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#1360358 - 01/28/10 05:11 PM when a parent requests an interview
chasingrainbows Offline
1000 Post Club Member

Registered: 09/19/06
Posts: 1021
Loc: NJ
Hi, I have a meet and greet with a potential new student (I work for a store) and wondered how other teachers felt about being interviewed. I can udnerstand a parent's desire to find the right fit for their child, but on the other hand, I really feel unnerved about being interviewed to determine my qualifications. I tend to get a little unglued when I'm being observed (hated performing in public!), so I'm not very optimistic aobut this. My students/parents are very pleased with me, but I'm just a bit appprehensive. Thanks for your input.

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#1360374 - 01/28/10 05:53 PM Re: when a parent requests an interview [Re: chasingrainbows]
Barb860 Offline
1000 Post Club Member

Registered: 04/11/09
Posts: 1644
Loc: northern California
In interviews I have never been asked to play anything. Folks have asked me how long I have been teaching, what my goals are, if we do recitals, competitions, guild, etc. They ask what I charge and for references, if they don't already have any. Most of my students are referrals.

Did the parent/student coming to meet you specifically ask for you to play something?


Edited by Barb860 (01/28/10 05:55 PM)
_________________________
Piano Teacher

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#1360383 - 01/28/10 06:06 PM Re: when a parent requests an interview [Re: Barb860]
trillingadventurer Offline
Full Member

Registered: 05/28/08
Posts: 304
Loc: San Diego
I've now learned that first time meetings are essential in starting things off on the right foot. It gives me some time to observe the child before I decided to take them on as students. Especially in the 5-6 year old range. They may not be ready yet. I always play a couple of my favorite pieces.
_________________________
M. Katchur

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#1360391 - 01/28/10 06:19 PM Re: when a parent requests an interview [Re: trillingadventurer]
chasingrainbows Offline
1000 Post Club Member

Registered: 09/19/06
Posts: 1021
Loc: NJ
Barb, thanks for the reply. I havern't met them yet, and I'm not sure if they would ask me to play something. I would expect a series of questions from them, much as the ones you've outlined. I still don't really feel comfortable about it, especially since all the teachers' bios are posted for parents to read.

trilling, thanks as well. What type of pieces to you play for parents?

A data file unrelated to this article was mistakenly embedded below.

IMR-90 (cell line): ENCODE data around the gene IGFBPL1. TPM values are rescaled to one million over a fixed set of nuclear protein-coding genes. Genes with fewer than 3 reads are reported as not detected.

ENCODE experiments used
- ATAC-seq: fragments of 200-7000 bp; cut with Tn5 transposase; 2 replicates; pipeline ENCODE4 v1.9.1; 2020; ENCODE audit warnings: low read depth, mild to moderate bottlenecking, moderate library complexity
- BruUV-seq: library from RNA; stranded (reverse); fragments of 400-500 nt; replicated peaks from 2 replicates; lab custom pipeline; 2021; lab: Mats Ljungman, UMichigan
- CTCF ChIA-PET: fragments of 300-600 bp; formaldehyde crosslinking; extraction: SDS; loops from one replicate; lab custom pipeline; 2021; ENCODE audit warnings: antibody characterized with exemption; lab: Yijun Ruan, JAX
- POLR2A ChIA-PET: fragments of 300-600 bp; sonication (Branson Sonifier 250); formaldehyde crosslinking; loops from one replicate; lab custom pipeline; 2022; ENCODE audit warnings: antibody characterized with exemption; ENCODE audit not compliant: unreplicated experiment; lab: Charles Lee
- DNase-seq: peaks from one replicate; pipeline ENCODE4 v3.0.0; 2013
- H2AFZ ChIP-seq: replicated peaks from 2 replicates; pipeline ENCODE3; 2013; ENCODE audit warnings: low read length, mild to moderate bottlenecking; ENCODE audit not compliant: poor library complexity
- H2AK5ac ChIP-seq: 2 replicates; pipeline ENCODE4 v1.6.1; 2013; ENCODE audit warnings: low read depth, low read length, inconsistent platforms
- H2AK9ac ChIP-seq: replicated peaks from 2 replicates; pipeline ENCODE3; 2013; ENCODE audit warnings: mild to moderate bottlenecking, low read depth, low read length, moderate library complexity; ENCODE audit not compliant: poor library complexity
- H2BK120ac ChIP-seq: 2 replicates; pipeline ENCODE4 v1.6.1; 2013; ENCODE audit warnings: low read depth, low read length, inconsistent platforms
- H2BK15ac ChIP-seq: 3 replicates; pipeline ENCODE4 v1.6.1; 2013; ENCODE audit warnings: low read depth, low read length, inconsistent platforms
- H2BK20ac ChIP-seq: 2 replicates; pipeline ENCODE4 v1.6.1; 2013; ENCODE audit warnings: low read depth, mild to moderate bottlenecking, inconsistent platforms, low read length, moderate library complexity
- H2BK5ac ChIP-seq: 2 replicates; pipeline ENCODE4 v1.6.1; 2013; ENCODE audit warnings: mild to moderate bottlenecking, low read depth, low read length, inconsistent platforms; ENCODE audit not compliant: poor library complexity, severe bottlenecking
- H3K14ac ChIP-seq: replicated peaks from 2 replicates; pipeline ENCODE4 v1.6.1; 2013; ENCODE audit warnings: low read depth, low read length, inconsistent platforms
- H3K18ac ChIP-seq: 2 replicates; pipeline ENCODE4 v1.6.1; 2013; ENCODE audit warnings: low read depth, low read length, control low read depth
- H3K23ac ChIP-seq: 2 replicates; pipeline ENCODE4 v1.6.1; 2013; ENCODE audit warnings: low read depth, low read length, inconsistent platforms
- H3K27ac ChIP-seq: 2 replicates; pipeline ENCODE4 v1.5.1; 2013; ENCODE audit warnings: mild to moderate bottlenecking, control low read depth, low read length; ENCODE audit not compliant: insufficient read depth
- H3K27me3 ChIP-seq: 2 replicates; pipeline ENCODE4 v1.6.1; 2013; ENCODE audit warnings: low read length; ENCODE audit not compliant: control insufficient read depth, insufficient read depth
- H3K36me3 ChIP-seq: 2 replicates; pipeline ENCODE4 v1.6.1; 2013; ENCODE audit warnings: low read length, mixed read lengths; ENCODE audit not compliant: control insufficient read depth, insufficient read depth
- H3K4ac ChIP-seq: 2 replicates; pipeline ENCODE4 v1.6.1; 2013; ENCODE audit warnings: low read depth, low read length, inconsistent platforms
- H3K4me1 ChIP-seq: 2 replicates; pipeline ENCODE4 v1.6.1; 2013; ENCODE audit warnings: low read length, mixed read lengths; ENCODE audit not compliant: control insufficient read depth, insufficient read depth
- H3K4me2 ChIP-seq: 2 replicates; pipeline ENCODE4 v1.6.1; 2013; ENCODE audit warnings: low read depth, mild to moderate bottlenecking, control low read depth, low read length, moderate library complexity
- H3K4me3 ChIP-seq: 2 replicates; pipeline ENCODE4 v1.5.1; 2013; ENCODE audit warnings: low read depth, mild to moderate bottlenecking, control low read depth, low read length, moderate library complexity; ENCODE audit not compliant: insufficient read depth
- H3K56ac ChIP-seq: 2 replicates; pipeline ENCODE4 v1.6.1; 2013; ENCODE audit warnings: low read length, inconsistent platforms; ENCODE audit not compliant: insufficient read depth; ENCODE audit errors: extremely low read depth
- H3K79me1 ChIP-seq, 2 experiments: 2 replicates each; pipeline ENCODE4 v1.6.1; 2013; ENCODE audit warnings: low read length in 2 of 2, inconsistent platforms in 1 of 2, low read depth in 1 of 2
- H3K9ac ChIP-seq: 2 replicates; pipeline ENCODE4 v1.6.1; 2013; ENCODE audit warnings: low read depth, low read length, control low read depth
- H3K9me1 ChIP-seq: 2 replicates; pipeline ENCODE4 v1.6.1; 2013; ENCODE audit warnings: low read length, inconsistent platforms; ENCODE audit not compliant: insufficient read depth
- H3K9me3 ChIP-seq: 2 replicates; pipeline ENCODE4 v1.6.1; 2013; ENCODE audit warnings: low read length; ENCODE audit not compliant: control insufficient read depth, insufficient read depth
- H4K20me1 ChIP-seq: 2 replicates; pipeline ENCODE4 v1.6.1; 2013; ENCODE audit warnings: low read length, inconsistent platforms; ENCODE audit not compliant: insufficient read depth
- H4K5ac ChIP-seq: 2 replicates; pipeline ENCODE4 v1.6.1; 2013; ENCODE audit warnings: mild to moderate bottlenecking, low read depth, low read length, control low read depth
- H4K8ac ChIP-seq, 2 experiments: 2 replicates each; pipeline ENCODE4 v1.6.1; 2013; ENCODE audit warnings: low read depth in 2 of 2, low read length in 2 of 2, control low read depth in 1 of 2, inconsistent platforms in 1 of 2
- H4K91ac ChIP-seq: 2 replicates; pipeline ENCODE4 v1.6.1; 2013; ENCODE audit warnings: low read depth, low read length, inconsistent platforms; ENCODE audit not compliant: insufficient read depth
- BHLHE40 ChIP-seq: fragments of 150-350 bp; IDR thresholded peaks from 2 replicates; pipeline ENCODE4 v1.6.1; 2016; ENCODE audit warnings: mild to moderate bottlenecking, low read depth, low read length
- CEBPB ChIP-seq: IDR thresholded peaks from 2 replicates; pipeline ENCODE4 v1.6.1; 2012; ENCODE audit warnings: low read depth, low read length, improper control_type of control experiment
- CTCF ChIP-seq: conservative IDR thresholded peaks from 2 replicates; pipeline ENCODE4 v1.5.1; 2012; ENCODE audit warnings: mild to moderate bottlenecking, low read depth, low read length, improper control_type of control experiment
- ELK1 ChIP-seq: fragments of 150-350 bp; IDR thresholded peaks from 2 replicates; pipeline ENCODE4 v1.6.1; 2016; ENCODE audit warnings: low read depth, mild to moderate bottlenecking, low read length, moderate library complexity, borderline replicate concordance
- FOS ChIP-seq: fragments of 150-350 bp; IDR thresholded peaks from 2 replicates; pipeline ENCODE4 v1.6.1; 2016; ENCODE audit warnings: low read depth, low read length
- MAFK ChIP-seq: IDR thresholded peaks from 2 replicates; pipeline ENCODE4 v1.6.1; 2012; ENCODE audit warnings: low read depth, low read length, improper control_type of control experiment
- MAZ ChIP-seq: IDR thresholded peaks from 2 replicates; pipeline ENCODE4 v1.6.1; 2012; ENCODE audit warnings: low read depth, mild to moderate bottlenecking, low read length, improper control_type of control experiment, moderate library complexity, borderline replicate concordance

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#1360410 - 01/28/10 06:46 PM Re: when a parent requests an interview [Re: chasingrainbows]
Minniemay Offline
1000 Post Club Member

Registered: 06/07/09
Posts: 1702
Loc: CA
You should be in charge of this meeting, not the parent.

Have a plan and stick to it. Have your printed policy ready. You have the parent go over it while you work with the student.

I also have the parents fill out an enrollment questionnaire.
_________________________
B.A., Piano, Piano Pegagogy, Music Ed.
M.M., Piano

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#1360417 - 01/28/10 06:54 PM Re: when a parent requests an interview [Re: Minniemay]
keystring Online   content
Yikes! 10000 Post Club Member

Registered: 12/11/07
Posts: 11566
Loc: Canada
Originally Posted By: Minniemay
You should be in charge of this meeting, not the parent.

Have a plan and stick to it. Have your printed policy ready. You have the parent go over it while you work with the student.

I also have the parents fill out an enrollment questionnaire.

Is there a time within this plan that the parent can ask the questions that they need to ask? I think that I might need a good 20 minutes.

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#1360422 - 01/28/10 07:00 PM Re: when a parent requests an interview [Re: keystring]
Minniemay Offline
1000 Post Club Member

Registered: 06/07/09
Posts: 1702
Loc: CA
Absolutely. I always allow for that, but they need to know that I run the show.

I entertain questions after I am finished working with the student and ask the parent any questions I have about the child or their situation. AND, I always ask the child if the he or she has anything to ask.
_________________________
B.A., Piano, Piano Pegagogy, Music Ed.
M.M., Piano

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#1360426 - 01/28/10 07:03 PM Re: when a parent requests an interview [Re: chasingrainbows]
John v.d.Brook Online   content
7000 Post Club Member

Registered: 03/18/06
Posts: 7304
Loc: Olympia, Washington, USA
Originally Posted By: Irenev
Hi, I have a meet and greet with a potential new student (I work for a store) and wondered how other teachers felt about being interviewed. I can understand a parent's desire to find the right fit for their child, but on the other hand, I really feel unnerved about being interviewed to determine my qualifications. I tend to get a little unglued when I'm being observed (hated performing in public!), so I'm not very optimistic about this. My students/parents are very pleased with me, but I'm just a bit apprehensive. Thanks for your input.